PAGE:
Growing up in Post War Pearl Harbor in the 1950s
Pop remained in the Navy and he and Mom remained in the Islands after the War. I was born in 1949 at Aeia Naval Hospital. In 1952 Pop was transferred to the USS Nereus in San Diego, where we lived until 1956, when our family was transferred back to Pearl Harbor after a 4 year tour of duty in San Diego on the USS Point Cruz, which was deployed most of the time to Korea and vicinity in the early 1950s.
My sister and I were raised beneath the shadow of World War II. Pearl Harbor, quite literally, was in our backyard…and the attack on December 7, 1941, was still a present memory in 1956 for most adults.We grew up in Honolulu, where our young family lived in Navy Housing (NHA-1), right outside what was then the Main Gate of Pearl Harbor, and right next to what was then the Main Gate to Hickam Field. At the time, NHA 1 served as Junior Officer’s Quarters. My first attempt at earning spending money was shining sailors’ shoes at the bus stop in front of those gates. About a block away was an old two story, frame building…cream/ flesh color paint…with a big sign on the roof “Fourteenth Naval District Library.”
In 1956, Pop was a Chief Warrant Officer (W-2) when he was transferred to the Commander of the Submarine Force Pacific (SubPac) staff as Special Services Officer for COMSUBPAC, Rear Admiral Elton Waters Grenfell
Pop also served as the Varsity Basketball Coach for the Submarine Force, Pacific. Athletic programs were big in the Armed Forces in the 1940s, 50s, and 60s.
Block Arena – outside the Main Gate on Center Drive
Hawaii had not yet obtained statehood and was a US Territory (you had to get “shots” when you traveled there from the “Mainland”). My sister and I spent a lot of time on the “Sub Base Pearl”, as living in Hawaii in those days was still sort of like living on a foreign military outpost.
The Duplex and Fourplex structures were made of cinder blocks. NHA 2 and NHA 3 were Enlisted Quarters and were of frame construction, shared with the termites. NHA 1, 2, and 3 were right outside of the Main Gate of Pearl Harbor.
Most of the people living on Oahu then were Pearl Harbor Survivors, all with their memories, thoughts and conversations to curious children who loved the military, and who loved their country.
Prior to moving back to Pearl Harbor, Pop’s ship was the USS Point Cruz and it was sent up to Bremerton Washington for decommissioning. I was six years old and One Saturday morning, Pop took me out to the “Mothball Fleet” and out to a pier where a huge naval warship was berthed…the USS Missouri. She was decommissioned, but we were allowed to go onboard. Pop walked me to the forecastle and right to the center where a big bronze plaque was embedded in the wooden deck. It was the spot where the war ended and at 6 years old, my Dad wanted me to experience it. It was here he explained to me the concept of unconditional surrender. 3 months later the family was off to Hawaii.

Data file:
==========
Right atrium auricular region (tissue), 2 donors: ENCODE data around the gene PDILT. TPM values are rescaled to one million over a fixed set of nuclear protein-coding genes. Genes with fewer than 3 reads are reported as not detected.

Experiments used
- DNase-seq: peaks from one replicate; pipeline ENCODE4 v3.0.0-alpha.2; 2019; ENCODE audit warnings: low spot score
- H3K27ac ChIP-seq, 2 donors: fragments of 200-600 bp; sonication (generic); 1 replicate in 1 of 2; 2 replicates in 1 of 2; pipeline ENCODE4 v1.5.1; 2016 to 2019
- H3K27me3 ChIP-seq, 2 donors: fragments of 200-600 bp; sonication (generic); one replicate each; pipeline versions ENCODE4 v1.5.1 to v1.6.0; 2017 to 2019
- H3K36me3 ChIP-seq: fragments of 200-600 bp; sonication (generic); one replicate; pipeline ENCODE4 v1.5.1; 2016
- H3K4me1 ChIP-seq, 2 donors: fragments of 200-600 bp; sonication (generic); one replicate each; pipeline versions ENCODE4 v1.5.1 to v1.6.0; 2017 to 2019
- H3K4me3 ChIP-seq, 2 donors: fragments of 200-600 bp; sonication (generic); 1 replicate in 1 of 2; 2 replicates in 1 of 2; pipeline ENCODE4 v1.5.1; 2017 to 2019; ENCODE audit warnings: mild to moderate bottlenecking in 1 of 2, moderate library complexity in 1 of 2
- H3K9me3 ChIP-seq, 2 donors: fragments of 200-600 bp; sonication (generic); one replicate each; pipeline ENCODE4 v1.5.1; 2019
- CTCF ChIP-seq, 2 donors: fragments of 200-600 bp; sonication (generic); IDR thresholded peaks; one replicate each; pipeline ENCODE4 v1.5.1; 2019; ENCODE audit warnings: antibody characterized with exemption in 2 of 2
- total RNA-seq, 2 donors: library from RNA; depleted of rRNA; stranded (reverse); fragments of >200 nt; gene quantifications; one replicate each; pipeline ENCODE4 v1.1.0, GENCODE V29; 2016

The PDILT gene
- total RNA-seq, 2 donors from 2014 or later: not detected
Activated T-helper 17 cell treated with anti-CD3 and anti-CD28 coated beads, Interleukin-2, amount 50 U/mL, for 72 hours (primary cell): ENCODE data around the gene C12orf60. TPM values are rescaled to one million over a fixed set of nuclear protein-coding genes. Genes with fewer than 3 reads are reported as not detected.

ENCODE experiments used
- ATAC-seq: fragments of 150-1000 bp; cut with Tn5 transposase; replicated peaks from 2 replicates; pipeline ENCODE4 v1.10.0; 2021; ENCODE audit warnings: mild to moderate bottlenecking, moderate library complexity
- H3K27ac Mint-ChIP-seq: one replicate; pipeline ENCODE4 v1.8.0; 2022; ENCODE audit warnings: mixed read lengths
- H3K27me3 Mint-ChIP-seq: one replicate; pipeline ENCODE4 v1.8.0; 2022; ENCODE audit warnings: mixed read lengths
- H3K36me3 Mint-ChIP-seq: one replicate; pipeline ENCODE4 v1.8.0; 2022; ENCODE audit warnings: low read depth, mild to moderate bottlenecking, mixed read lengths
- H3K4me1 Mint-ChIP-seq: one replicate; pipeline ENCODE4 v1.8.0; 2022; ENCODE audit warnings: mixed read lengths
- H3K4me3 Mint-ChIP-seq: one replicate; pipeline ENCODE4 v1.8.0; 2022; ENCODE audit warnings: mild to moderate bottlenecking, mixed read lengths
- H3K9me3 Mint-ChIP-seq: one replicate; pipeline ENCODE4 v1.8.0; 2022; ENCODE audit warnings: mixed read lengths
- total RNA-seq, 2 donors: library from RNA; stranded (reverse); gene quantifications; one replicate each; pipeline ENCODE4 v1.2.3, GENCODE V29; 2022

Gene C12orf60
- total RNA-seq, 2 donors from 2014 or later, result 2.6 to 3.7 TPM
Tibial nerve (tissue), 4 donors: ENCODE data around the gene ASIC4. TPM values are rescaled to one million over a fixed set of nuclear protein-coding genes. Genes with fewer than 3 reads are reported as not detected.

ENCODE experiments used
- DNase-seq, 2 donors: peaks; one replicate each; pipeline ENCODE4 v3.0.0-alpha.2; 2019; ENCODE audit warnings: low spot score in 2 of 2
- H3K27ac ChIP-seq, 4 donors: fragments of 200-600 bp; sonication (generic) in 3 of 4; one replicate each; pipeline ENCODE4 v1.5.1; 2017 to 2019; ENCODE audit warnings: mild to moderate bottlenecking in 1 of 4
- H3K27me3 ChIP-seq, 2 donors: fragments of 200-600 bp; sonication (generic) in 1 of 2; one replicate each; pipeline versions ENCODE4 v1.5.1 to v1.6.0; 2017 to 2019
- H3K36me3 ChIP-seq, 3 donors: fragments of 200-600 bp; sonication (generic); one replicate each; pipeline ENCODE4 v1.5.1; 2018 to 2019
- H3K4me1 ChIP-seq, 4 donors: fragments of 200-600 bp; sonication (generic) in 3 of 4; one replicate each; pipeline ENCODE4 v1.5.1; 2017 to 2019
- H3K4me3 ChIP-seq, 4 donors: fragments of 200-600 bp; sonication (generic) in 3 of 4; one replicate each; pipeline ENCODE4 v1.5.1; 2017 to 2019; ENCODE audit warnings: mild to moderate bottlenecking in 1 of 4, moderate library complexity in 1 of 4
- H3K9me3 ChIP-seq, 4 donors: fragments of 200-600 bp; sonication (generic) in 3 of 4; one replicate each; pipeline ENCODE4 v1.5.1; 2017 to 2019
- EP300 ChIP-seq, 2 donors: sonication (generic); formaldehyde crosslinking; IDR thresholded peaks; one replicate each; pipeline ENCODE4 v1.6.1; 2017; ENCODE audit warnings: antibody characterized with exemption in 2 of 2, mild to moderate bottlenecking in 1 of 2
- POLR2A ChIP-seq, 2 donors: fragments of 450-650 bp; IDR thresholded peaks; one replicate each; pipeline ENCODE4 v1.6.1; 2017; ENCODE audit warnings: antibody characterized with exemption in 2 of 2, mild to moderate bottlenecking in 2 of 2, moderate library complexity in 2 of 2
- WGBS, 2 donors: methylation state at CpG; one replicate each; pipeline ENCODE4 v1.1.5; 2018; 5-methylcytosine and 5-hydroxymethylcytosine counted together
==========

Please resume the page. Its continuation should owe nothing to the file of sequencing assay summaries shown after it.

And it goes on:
Special Services Pearl
As the Special Services Officer for the Submarine Force, Pop was in charge of the Officers and Enlisted Clubs, swimming pools, hobby shops, movies, athletic facilities, recreational cabins at Barbers Point, and other recreational facilities. It cost a dime for a haircut, and a dime to attend the movie on the Sub Base. It is at the old sub base movie theater there that I saw the premier of Run Silent, Run Deep starring Burt Lancaster and Clark Gable. I still have the pens they gave away as mementos of the movie.
How the world has changed. As a cultural/social aside, in the 1950s our living room furniture in our Navy Housing Quarters consisted of a rattan couch, two rattan chairs, two rattan end tables, a small round rattan coffee table with lahala mats covering the hardwood floors.
After school and during the summer we would go out to play and stay out for hours, attired in shorts, no shirt and barefoot or at the most, “go-aheads”. Back then, you could buy a small bag of dried squid for a nickel…ling hi mui was also a favorite. Li Chi, mangos, papayas, guavas, star fruit, liliquoi (passion fruit) and coconuts were pretty easy to find growing in different places around the Island.